Also in my opinion centerboard multihull and keelboat equipment must be wide spread around the world before reach an Olympic status, and not spread around the world as a consequence to be a part on the games.
Many thanks on this opportunity to reach all other sailors that this year will be impossible to reach regarding our economical crisis in Argentina.
Jakob Nilsson, Sweden
I really think that ISAF needs to include matchracing in the Olympic program. When television coverage and spectators is becoming more and more important in order to promote sailing, some of the Olympic classes at least must make it more easy to understand and stay closer to the shores.
49:er is a step in the right direction with spectacular looks and speed, and with lots of "harbour racing" it gives the spectators a thrilling time while providing a challenging platform for the sailors involved.
Matchracing is easy to understand, normally far from dull and is usually held extremely close to the shore. It has been growing fast in recent years a lot I think owing to the fact of it being so "easy to sail" (you don't have to buy a boat, there is no boat to take with you when going out of town for racing etc.). It also includes all the skills of close to shore racing (tactics, strategy, teamwork, trimming and technique), though compared to "usual" fleet races it is sped up into 20 minutes of intense racing.
Using as ISAF did in Sydney the Soling as the matchracing equipment is not fair to the sport, what you need is a modern spinnaker carrying boat with a minimum 4 crew and a LOA of at least 8 meters. Meeting this criteria in my opinion ensures that you get the most out of matchracing both from a spectators and matchracers view.
The boats used at the different Olympics can vary since matchracers are already used to sailing many different types of boats.
All of the above agrees with Mr Henderson's vision of a cheaper more equal "box". Matchracing also makes intense and challenging sailing more accessible both to sailors
and spectators, giving the beautiful sport of sailing a push into the future.
Akis Tsarouchis, Greece
I couldn't agree more that there should be some
sailing events in the Olympics that are 'talent and
not technology' oriented. Nevertheless, sailing in the
Olympics should olso be a technical sport.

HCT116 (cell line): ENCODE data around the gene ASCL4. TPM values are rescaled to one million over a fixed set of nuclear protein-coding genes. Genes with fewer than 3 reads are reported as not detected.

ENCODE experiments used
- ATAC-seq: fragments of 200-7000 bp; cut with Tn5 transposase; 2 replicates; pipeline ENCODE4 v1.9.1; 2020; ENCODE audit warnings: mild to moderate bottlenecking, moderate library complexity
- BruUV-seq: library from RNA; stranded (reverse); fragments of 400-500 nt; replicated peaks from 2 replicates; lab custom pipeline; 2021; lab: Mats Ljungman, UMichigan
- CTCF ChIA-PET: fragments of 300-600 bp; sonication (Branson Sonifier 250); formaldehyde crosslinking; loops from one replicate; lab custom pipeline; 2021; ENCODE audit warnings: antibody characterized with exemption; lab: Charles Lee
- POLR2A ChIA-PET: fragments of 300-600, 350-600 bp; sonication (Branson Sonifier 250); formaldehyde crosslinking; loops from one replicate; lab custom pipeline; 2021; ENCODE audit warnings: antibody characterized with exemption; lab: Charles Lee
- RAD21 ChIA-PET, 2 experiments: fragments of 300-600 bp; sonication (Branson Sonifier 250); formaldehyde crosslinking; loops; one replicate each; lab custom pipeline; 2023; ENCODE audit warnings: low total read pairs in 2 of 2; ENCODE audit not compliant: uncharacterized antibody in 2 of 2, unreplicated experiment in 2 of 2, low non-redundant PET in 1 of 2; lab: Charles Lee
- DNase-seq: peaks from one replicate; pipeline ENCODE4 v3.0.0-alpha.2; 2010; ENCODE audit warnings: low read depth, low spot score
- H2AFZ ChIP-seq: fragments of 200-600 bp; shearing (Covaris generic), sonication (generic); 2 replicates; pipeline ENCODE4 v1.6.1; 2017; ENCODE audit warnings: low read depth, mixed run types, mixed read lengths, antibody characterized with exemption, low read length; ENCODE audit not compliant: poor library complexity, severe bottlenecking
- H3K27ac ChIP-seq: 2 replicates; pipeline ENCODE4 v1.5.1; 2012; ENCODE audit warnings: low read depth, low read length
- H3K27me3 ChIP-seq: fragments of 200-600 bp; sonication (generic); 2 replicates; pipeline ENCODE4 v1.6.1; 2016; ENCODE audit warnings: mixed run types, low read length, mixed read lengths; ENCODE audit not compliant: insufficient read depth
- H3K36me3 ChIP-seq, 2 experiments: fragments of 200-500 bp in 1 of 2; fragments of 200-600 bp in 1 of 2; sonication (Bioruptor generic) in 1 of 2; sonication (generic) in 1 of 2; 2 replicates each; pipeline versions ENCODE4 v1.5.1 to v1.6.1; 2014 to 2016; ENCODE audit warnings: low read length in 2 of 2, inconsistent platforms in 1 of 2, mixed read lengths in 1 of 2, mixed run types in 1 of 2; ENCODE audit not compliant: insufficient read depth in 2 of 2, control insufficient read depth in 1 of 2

Accreditation has to be given also to the athletes spending more time searching for materials and finding faster sail designs etc. We have to understand that sailing IS an expensive sport, and by making cheaper boats Olympic classes, we do not promote the sport.
Imagine having the 'Zuma' or another 'beach oriented' boat in the Olympics. Effort has to be made from yachting federations around the globe to reduce the cost for the athlete -something which is not made in my country.
According to my opinion, the worst class selection is for this Olympiad 2000-2004. Taking the Soling out, which could be sailed by a wider range of body types, had a crew of 3 to reduce per head cost and was the only boat to be the `representation' of offshore racing and teamwork in the Olympics, ISAF has brought the sport in a situation where you either have to be huge to sail a Star -which can be proven a very expensive decision- or the Finn, or very thin for the 470, or an acrobat for the 49er or female if you want to work as a team!
For the future, consider a big boat like the Soling or the Beneteau 25. Consider 'out of the box' events and also consider boats that are one design, can be sailed
by a wider range of body types and athletes can use their brains about technical issues.
Also, find ways to make the sport more media oriented to find sponsors and funding. Don't do this by any means on cost of the true nature of the sport. Sailing IS technical. Also, technology does move on and this has to be reflected in the Olympics.
Carl Bohannon, United States
I agree that there should be a 2nd Catamaran in the Olympics. A mixed doubles beach cat would be an excellent choice for a 2nd catamaran. At a local level A significant percentage of the sailors are couples, it makes sense.
When the specific boat is chosen we must be very careful. The selection of the Tornado as the Olympic Catamaran, killed the other B-class catamarans and development in the class. Most people don't remember that there was once a 20 foot formula class. If you select a F18, 18HT or 16HP design there is a good chance that would kill the other boats in that formula.
You could select a formula but I think that would very quickly turn into an "arms" race with charges of favouritism.
You could select a 1 design but, I don't see any growing 1 designs that are suitable. The Hobie 16 is dying at a local level. I am sorry but I maintained records for 5 years for A US Fleet and that is becoming obvious. There are few new boats being sold to racers and as the supply of cheap used boats dries up, the fleet dies.
My suggestion for the 2nd Beach Cat is to handle it similar to the way the Alter Cup is handled. Rotate manufactures within a given class. For example, if F18 were selected, an F18 design would be selected 1 racing season before the Olympics. You could select the design based on a proposal from the manufactures or competition. For example the manufactures could register and the boat with the best mixed couples race record or the most popular would be selected. Be imaginative.
It is ironic, that I would propose something like a F18. I sail with a mixed crew and my boat of choice is a original rig Tornado. I looked very carefully last year and decided on a Tornado with an F18 being second choice. The working loads are lighter and with double traps it strongly favours light crew weight